The Islamic State (IS) identified a Russian boy among two suicide bombers who hit an Iraqi military post in the city of 'Anah in Iraq's Anbar governorate.
Pro-Islamic State (IS) channels circulated an incitement for lone-wolf attacks and stealing as means of financing jihad.
Khayr Province, the Islamic State (IS) division for Deir al-Zour, Syria, released a video focusing on snipers, highlighting the foreign fighters among them, and claiming to have sniped 2500 people in nearly three years.
Furat Province, a division of the Islamic State (IS) in western Iraq near the Syrian border, released a video featuring Uyghur members of its anti-aircraft units, and a Uyghur fighter asking his brethren in Iraq and Syria to leave opposition factions and embrace the group.
The Islamic State (IS) released a video celebrating the disasters from Hurricanes Irma and Harvey in the United States, and featuring an English-speaking fighter commenting that the "insane Trump" is expected to call on Arab rulers for support.
The Islamic State’s (IS) Khorasan Province, which spans Afghanistan and Pakistan, released a video showing Eid al-Adha festivities, featuring an English-speaking fighter noting the presence of Indians, Russians, and Tajiks in their ranks.
The Islamic State’s (IS) Raqqah Province in Syria released a video featuring a 10-year-old American boy, who gave a message to U.S. President Donald Trump that the battle will not end in Raqqah or Mosul but in “your lands”.
The jihadi media group al-Fursan published a biography of David Drugeon (AKA Abu Hamza al-Jaza’iri, Salman al-Faransi), a French al-Qaeda (AQ) explosives expert killed in an airstrike in Aleppo, Syria, in July 2015.
The Islamic State (IS) claimed killing and wounding a “number” of what it described as “PKK apostates” in a suicide attack involving an Indian fighter in Raqqah.
The Islamic State’s (IS) Raqqah Province released a video featuring over 15 foreign fighters, including an English-speaking Somali who addressed U.S. President Donald Trump, engaged in battles against Kurdish fighters.
The Islamic State (IS) claimed killing 11 “PKK apostates” in a suicide bombing by a Swedish fighter south of Raqqah.
In the 11th issue of its Rumiyah magazine, the Islamic State (IS) for the first time claimed credit for the June 19, 2017, attack in Paris, France, and the bombing in Brussels, Belgium, the following day, and called to strike Western economies, to kidnap children, and to kill a German national.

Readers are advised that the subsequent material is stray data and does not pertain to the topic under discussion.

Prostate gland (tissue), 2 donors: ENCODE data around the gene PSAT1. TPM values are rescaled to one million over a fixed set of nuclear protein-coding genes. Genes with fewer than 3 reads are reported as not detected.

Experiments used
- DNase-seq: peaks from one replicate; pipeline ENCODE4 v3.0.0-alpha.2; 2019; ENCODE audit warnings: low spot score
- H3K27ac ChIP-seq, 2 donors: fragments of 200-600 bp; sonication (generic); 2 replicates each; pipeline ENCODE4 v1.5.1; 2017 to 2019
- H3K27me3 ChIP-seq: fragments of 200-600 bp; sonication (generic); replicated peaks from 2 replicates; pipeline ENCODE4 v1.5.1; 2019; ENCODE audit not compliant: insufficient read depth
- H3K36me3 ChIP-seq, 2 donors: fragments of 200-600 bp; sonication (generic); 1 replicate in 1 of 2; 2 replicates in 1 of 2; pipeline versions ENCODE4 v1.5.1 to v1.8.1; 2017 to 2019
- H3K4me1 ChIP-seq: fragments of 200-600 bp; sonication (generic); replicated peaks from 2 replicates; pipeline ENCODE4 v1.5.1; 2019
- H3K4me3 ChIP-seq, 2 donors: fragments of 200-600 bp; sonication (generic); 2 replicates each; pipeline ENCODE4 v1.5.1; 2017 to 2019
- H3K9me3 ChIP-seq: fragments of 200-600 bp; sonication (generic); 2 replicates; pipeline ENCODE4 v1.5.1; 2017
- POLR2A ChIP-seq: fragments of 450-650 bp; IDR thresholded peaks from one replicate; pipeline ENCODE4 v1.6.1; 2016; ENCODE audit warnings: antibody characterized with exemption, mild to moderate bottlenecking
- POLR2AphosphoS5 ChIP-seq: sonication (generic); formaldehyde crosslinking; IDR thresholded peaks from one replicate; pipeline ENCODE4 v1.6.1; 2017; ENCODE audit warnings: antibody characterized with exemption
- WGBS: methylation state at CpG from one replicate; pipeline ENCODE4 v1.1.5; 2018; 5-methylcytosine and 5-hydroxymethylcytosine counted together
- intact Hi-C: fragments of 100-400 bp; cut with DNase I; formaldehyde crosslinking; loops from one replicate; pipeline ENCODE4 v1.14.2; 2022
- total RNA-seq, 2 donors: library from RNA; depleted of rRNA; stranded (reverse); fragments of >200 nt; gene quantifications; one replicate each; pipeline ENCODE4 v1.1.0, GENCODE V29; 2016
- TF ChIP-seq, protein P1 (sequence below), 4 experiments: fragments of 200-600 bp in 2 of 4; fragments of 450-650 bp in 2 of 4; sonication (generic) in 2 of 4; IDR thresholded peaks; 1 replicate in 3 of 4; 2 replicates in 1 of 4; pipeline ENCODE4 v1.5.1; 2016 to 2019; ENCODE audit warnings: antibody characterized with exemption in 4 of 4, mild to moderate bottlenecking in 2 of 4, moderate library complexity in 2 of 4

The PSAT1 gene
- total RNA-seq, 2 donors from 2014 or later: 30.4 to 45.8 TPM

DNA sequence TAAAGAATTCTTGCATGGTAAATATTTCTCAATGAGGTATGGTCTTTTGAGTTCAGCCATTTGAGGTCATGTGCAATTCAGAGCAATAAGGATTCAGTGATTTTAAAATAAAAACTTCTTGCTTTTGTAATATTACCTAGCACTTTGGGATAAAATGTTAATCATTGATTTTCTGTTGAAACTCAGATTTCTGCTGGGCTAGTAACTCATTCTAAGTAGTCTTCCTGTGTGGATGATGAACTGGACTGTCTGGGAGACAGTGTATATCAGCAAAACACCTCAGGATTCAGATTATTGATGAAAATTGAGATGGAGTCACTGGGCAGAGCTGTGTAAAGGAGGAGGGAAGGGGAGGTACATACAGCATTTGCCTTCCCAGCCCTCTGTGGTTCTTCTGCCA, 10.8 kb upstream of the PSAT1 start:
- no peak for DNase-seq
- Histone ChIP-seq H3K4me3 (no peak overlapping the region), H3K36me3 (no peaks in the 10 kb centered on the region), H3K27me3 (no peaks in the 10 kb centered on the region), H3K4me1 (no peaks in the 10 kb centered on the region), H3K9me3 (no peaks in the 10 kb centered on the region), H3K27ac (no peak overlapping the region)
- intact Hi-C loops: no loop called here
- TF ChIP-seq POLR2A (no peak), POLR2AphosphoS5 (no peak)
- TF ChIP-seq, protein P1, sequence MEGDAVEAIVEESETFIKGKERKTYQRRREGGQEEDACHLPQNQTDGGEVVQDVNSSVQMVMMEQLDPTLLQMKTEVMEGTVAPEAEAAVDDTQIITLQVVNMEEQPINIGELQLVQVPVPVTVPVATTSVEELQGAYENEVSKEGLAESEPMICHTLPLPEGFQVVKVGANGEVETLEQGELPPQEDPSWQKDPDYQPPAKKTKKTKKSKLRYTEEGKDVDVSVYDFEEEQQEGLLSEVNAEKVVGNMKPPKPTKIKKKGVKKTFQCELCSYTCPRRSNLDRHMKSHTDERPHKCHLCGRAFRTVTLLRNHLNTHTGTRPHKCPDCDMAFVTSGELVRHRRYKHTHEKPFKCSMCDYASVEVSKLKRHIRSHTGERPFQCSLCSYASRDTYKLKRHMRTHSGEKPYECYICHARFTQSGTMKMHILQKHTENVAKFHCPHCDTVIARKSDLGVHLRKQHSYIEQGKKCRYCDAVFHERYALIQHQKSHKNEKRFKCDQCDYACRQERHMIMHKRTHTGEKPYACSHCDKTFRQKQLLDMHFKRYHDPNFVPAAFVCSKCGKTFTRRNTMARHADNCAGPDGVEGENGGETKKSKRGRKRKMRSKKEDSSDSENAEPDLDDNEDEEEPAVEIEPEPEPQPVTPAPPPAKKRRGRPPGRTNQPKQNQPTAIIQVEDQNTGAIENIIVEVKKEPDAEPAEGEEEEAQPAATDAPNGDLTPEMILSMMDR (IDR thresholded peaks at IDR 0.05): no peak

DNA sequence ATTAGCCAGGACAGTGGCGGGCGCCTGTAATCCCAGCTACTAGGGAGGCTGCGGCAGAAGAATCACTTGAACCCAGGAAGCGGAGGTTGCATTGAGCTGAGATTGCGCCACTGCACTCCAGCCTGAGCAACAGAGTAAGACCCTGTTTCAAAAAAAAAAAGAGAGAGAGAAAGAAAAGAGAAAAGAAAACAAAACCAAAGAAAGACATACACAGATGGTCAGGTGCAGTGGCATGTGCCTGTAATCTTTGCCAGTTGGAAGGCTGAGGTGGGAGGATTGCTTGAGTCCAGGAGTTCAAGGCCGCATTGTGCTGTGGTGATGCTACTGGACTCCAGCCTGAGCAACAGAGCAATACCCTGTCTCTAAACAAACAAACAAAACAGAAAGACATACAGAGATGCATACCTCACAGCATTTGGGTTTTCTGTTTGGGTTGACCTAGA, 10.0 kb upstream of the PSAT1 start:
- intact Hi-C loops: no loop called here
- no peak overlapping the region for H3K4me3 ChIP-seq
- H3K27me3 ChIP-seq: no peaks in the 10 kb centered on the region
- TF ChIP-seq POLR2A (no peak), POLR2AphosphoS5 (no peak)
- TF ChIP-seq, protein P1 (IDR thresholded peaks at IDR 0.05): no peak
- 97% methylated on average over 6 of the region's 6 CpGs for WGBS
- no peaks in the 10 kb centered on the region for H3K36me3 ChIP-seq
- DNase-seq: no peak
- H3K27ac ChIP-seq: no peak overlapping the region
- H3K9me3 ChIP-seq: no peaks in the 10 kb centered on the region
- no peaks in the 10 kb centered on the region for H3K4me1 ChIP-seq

The Islamic State (IS) claimed a suicide bombing by an alleged Canadian fighter in Mosul.
A jihadi media group published a biographical eulogy of “Abu Zubayr Somali,” a Somali Nusra Front (NF) fighter killed in Syria after living in the U.S. for “a number of years.”
Fursan al-Sham, a jihadi media outlet operated by foreign fighters in Syria, published a story tracing the journey of Uyghur fighters from China to Syria.
Jihadist Telegram channels solicited financial donations for families of fighters in Syria, offering private communication channels for willing donors.
In the German version of the second issue of Islamic State’s (IS) multi-language Rumiyah magazine, the group included the story of slain IS fighter, Abu Bilal al-Maghribi, who migrated from Germany to join IS.
Al Muhajirun, a group promoting itself as the “representative face” of foreign fighters from various jihadi factions in Syria, released a video from Muslim al-Shishani, commander of the Junud al-Sham Battalion in Syria, stressing the importance of scholars in the jihadi battlefield for uniting ranks.
A Belgian suicide bomber appealed to Muslims in Belgium, France, and Germany in a posthumous video released by the Islamic State (IS), calling on them not to fear death but to seek it.
Al Muhajirun, a group promoting itself as the “representative face” of foreign fighters from various jihadi factions in Syria, released a video from scholar calling on rebel factions to unite or at least collaborate, and urging his colleagues to come to Syria rather than tweet their messages from afar.
Jund al-Aqsa claimed capturing Kawkab village in the northern countryside of Hama, following a suicide bombing carried out by a Kuwaiti fighter. The group shared the announcement on September 11, 2016 via Twitter and Telegram channels.